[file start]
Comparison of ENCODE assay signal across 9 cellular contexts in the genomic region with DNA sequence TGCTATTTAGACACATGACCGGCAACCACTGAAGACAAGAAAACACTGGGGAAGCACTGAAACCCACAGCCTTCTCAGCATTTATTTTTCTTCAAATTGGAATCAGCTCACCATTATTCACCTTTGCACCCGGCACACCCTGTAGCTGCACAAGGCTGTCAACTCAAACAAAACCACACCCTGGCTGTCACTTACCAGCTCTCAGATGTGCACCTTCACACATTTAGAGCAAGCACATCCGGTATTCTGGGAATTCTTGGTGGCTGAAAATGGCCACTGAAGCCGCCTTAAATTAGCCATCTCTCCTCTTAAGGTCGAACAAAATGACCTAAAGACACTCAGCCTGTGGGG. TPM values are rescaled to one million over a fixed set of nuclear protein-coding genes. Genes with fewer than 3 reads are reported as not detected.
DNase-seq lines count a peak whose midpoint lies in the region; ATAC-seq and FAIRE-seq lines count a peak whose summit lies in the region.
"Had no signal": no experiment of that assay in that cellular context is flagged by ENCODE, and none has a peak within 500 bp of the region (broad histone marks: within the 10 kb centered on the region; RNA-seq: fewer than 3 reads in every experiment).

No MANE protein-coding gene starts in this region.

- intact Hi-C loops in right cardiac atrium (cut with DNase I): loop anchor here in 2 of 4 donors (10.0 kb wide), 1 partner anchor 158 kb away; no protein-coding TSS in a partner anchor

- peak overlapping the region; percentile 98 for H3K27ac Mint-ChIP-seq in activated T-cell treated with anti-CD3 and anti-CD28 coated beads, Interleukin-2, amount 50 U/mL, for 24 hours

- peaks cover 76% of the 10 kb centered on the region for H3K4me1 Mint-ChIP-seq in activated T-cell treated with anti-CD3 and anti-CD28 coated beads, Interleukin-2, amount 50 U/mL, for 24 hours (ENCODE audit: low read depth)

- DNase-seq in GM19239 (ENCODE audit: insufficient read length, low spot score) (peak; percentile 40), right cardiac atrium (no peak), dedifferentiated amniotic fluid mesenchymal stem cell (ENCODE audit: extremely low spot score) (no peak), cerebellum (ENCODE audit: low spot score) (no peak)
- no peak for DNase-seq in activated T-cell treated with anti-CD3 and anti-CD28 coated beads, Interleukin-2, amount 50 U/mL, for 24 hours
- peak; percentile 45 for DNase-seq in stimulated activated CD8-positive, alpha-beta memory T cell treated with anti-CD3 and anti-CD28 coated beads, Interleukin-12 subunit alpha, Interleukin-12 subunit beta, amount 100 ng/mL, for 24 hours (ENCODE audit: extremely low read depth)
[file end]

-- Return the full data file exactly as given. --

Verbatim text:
Comparison of ENCODE assay signal across 9 cellular contexts in the genomic region with DNA sequence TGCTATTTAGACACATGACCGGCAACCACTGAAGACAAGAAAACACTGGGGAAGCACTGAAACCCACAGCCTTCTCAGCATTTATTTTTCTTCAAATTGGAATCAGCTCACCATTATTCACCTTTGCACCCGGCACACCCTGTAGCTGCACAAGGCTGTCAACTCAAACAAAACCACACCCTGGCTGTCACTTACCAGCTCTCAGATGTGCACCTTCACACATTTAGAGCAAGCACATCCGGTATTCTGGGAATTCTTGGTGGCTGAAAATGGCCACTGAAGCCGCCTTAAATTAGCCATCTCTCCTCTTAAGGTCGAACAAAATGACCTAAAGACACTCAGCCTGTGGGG. TPM values are rescaled to one million over a fixed set of nuclear protein-coding genes. Genes with fewer than 3 reads are reported as not detected.
DNase-seq lines count a peak whose midpoint lies in the region; ATAC-seq and FAIRE-seq lines count a peak whose summit lies in the region.
"Had no signal": no experiment of that assay in that cellular context is flagged by ENCODE, and none has a peak within 500 bp of the region (broad histone marks: within the 10 kb centered on the region; RNA-seq: fewer than 3 reads in every experiment).

No MANE protein-coding gene starts in this region.

- intact Hi-C loops in right cardiac atrium (cut with DNase I): loop anchor here in 2 of 4 donors (10.0 kb wide), 1 partner anchor 158 kb away; no protein-coding TSS in a partner anchor

- peak overlapping the region; percentile 98 for H3K27ac Mint-ChIP-seq in activated T-cell treated with anti-CD3 and anti-CD28 coated beads, Interleukin-2, amount 50 U/mL, for 24 hours

- peaks cover 76% of the 10 kb centered on the region for H3K4me1 Mint-ChIP-seq in activated T-cell treated with anti-CD3 and anti-CD28 coated beads, Interleukin-2, amount 50 U/mL, for 24 hours (ENCODE audit: low read depth)

- DNase-seq in GM19239 (ENCODE audit: insufficient read length, low spot score) (peak; percentile 40), right cardiac atrium (no peak), dedifferentiated amniotic fluid mesenchymal stem cell (ENCODE audit: extremely low spot score) (no peak), cerebellum (ENCODE audit: low spot score) (no peak)
- no peak for DNase-seq in activated T-cell treated with anti-CD3 and anti-CD28 coated beads, Interleukin-2, amount 50 U/mL, for 24 hours
- peak; percentile 45 for DNase-seq in stimulated activated CD8-positive, alpha-beta memory T cell treated with anti-CD3 and anti-CD28 coated beads, Interleukin-12 subunit alpha, Interleukin-12 subunit beta, amount 100 ng/mL, for 24 hours (ENCODE audit: extremely low read depth)